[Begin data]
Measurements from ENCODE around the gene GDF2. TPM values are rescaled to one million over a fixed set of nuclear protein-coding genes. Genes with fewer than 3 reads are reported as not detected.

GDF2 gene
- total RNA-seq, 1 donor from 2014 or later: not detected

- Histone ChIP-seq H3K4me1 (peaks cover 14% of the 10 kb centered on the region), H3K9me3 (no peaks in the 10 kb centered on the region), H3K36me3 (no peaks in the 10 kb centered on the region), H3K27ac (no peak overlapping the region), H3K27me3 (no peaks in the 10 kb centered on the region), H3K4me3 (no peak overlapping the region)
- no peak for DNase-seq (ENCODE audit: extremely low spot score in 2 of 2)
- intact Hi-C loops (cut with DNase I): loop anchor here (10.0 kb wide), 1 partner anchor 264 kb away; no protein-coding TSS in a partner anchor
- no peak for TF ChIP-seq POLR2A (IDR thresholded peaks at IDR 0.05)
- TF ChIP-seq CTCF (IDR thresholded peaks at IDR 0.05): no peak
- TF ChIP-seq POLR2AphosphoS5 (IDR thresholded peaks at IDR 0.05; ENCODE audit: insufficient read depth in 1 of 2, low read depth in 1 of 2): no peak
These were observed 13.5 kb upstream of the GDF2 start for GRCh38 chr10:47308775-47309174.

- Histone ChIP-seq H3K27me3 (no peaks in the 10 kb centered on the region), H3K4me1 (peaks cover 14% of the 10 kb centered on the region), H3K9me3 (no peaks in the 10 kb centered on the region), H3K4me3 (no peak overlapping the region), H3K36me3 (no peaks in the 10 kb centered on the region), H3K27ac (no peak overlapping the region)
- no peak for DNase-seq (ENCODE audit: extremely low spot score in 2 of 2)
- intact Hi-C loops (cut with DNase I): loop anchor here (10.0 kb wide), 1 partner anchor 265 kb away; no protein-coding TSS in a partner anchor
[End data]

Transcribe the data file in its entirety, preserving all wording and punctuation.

Measurements from ENCODE around the gene GDF2. TPM values are rescaled to one million over a fixed set of nuclear protein-coding genes. Genes with fewer than 3 reads are reported as not detected.

GDF2 gene
- total RNA-seq, 1 donor from 2014 or later: not detected

- Histone ChIP-seq H3K4me1 (peaks cover 14% of the 10 kb centered on the region), H3K9me3 (no peaks in the 10 kb centered on the region), H3K36me3 (no peaks in the 10 kb centered on the region), H3K27ac (no peak overlapping the region), H3K27me3 (no peaks in the 10 kb centered on the region), H3K4me3 (no peak overlapping the region)
- no peak for DNase-seq (ENCODE audit: extremely low spot score in 2 of 2)
- intact Hi-C loops (cut with DNase I): loop anchor here (10.0 kb wide), 1 partner anchor 264 kb away; no protein-coding TSS in a partner anchor
- no peak for TF ChIP-seq POLR2A (IDR thresholded peaks at IDR 0.05)
- TF ChIP-seq CTCF (IDR thresholded peaks at IDR 0.05): no peak
- TF ChIP-seq POLR2AphosphoS5 (IDR thresholded peaks at IDR 0.05; ENCODE audit: insufficient read depth in 1 of 2, low read depth in 1 of 2): no peak
These were observed 13.5 kb upstream of the GDF2 start for GRCh38 chr10:47308775-47309174.

- Histone ChIP-seq H3K27me3 (no peaks in the 10 kb centered on the region), H3K4me1 (peaks cover 14% of the 10 kb centered on the region), H3K9me3 (no peaks in the 10 kb centered on the region), H3K4me3 (no peak overlapping the region), H3K36me3 (no peaks in the 10 kb centered on the region), H3K27ac (no peak overlapping the region)
- no peak for DNase-seq (ENCODE audit: extremely low spot score in 2 of 2)
- intact Hi-C loops (cut with DNase I): loop anchor here (10.0 kb wide), 1 partner anchor 265 kb away; no protein-coding TSS in a partner anchor